The Financial Industry Regulatory Authority ("FINRA") Rule 3240: Borrowing From or Lending to Customers sets forth the circumstances under which registered persons may lend to or borrow from customers. I don't particularly like the Borrowing Rule -- specifically, I think it is written in an overly complicated fashion and gets into areas that I am not convinced regulation needs to go. On the other hand, I understand the motivation behind the Borrowing Rule and also appreciate the wisdom of proscribing certain stockbroker-customer loans. Alas, I am caught up in a cloud of ambivalence on the topic. Consider this recent FINRA settlement involving a loan between a stockbroker and his customer.
Case in Point
For the purpose of proposing a settlement of rule violations alleged by the Financial Industry Regulatory Authority ("FINRA"), without admitting or denying the findings, prior to a regulatory hearing, and without an adjudication of any issue, Paul F. Gans, Jr.submitted a Letter of Acceptance, Waiver and Consent ("AWC"), which FINRA accepted. In the Matter of Barry Paul F. Gans, Jr., Respondent (AWC 2014043897201, August 18, 2015).
In 1981, Gans first became registered and in 2000, he was registered with FINRA member firm Raymond James Financial Services, Inc., where he remained until his December 2014 termination.
A Personal Loan to a Friend
The AWC alleges that on July 31, 2014, Gans made a personal loan of $20,000 to a close family friend for the purpose of helping to fund the friend's family-owned auto dealership. Pointedly, the loan was not undertaken pursuant to a mere handshake between friends but was memorialized as a promissory note setting forth a three-year term with 8% annual interest. At the time of the loan, the friend had a retirement account at Raymond James that Gans serviced.
Contrary to Raymond James' policies and procedures, Gans did not obtain from his employer prior written approval to make the loan; and, further, he did not disclose the loan to the firm. According to online FINRA BrokerCheck records as of September 10, 2015, Raymond James "Discharged" Gans on November 20, 2014, based upon allegations of:
FAILURE TO DISCLOSE AN OUTSIDE BUSINESS ACTIVITY IN VIOLATION OF THE FIRM'S POLICIES AND PROCEDURES.
FINRA deemed Gans' conduct to constitute violations of FINRA Rules 3240 and 2010. In accordance with the terms of the AWC, FINRA imposed upon Gans a $5,000 fine and a ten-business-day suspension from association with any FINRA member in any capacity.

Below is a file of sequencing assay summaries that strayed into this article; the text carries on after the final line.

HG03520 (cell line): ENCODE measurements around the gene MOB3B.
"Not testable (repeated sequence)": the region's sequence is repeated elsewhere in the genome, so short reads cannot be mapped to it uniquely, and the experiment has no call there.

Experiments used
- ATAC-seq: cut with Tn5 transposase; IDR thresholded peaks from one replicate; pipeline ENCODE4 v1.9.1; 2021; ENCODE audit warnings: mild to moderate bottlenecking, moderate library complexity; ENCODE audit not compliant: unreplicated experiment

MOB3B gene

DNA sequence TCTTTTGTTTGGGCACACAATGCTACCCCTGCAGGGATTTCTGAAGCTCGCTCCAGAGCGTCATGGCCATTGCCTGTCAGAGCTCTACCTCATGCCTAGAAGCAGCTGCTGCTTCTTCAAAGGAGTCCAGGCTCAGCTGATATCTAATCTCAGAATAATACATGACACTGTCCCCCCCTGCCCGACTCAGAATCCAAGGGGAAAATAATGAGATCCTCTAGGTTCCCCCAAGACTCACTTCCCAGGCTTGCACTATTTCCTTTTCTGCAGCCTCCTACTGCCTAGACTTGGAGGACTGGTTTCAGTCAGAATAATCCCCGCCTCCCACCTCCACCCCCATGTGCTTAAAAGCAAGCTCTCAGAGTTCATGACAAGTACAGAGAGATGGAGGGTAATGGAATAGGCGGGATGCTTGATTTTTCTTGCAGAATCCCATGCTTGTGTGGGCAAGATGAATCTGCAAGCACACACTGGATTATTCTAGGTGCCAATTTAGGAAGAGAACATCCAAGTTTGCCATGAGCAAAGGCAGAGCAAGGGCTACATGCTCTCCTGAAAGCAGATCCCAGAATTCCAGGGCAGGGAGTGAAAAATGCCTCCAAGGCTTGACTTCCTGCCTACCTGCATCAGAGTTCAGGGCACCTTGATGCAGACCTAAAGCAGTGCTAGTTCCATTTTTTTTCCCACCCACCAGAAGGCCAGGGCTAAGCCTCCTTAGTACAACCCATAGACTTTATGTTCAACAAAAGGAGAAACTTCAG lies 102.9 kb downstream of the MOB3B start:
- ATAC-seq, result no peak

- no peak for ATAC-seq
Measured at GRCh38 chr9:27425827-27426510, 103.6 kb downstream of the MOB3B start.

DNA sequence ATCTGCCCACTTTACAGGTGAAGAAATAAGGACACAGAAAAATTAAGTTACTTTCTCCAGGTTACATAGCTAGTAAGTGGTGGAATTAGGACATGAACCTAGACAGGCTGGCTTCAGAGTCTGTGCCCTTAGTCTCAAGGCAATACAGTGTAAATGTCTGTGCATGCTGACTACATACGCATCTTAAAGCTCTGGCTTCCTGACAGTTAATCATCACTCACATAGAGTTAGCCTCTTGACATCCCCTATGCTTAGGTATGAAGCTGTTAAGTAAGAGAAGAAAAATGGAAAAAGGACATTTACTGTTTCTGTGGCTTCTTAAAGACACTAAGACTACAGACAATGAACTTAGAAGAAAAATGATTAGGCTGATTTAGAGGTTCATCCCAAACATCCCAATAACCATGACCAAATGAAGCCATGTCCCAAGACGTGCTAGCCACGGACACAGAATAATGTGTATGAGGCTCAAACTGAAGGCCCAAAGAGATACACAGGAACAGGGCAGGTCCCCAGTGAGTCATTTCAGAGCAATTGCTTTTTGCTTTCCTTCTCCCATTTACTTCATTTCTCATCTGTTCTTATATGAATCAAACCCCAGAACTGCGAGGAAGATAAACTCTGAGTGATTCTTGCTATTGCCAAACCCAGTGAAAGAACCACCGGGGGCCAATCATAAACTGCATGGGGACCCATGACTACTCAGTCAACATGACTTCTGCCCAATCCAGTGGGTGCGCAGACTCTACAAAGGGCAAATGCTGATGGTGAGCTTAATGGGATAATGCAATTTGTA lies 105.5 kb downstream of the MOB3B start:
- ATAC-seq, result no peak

Bill Singer's Comment
Assuming that the AWC presented the appropriate fact pattern, we must take note that no allegation was made by the regulator that the family friend had complained about any aspect of the loan. Although Raymond James discharged Gans based upon an alleged "outside business activity," there is no indication that such pertained to the loan at issue.
Clearly, Gans failed to comply with his employer's protocol when he did not obtain the firm's prior approval of the loan to the customer and did not provide prior written notice to the firm. If Raymond James fired him for that misconduct, it sure as hell is not indicated in the AWC or in the BrokerCheck records. On the other hand, if Raymond James had based a discharge decision on those failures, the employer would not have been acting unreasonably. Once again, ambivalence comes into play. And, let's not forget that the "loan" at issue in this matter was not the typical customer-to-stockbroker proposition but the reverse: Gans lent money to a friend, who also happened to be a customer.
All of which brings us to FINRA's willingness to accept a settlement offer from Gans calling for a $5,000 fine and 10-business-day suspension. I'm not sure why FINRA needed both a four-figure fine and a suspension under the circumstances here but, as I often note when discussing regulatory settlements, Gans signed off on it and it's not my place to second guess. If he's happy, that's fine with me.